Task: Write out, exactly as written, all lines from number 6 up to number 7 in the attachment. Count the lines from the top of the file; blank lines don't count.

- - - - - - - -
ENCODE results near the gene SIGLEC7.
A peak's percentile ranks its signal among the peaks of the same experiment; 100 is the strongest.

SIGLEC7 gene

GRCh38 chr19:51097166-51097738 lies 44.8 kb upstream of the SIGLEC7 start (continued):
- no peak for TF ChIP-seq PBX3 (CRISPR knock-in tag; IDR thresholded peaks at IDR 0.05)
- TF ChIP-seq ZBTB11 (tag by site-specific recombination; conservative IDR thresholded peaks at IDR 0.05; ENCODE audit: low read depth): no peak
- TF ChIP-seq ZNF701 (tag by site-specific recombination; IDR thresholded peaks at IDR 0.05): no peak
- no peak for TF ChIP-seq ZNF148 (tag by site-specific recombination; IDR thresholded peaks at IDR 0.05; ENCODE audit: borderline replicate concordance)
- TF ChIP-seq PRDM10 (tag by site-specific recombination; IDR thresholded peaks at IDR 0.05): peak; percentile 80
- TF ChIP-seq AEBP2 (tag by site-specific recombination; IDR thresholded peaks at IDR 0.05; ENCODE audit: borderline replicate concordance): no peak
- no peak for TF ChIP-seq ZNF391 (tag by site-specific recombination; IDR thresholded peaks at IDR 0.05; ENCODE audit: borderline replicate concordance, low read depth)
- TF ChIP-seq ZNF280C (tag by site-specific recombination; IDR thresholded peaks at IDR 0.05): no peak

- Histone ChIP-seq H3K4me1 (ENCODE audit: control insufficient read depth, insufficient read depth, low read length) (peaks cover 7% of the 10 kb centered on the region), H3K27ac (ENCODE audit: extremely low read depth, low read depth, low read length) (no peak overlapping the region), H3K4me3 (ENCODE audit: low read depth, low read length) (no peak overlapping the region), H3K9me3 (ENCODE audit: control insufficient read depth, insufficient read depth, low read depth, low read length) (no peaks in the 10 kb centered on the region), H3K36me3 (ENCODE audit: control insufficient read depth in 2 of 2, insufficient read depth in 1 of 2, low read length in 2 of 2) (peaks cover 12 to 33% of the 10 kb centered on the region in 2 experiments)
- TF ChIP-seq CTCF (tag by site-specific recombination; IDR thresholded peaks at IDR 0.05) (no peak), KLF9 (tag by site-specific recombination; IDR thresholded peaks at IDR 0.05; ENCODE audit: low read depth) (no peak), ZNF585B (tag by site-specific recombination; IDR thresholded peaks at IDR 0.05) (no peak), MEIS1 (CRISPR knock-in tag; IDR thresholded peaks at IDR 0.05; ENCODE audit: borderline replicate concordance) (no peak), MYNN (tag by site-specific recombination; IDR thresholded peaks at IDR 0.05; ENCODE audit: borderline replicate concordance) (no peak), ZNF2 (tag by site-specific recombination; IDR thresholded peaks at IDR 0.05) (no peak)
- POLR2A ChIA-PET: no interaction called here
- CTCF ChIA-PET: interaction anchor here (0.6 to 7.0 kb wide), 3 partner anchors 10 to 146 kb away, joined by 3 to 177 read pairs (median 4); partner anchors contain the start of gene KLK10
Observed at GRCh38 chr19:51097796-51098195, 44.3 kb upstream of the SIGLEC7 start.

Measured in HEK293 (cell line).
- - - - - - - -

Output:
- TF ChIP-seq ZBTB11 (tag by site-specific recombination; conservative IDR thresholded peaks at IDR 0.05; ENCODE audit: low read depth): no peak
- TF ChIP-seq ZNF701 (tag by site-specific recombination; IDR thresholded peaks at IDR 0.05): no peak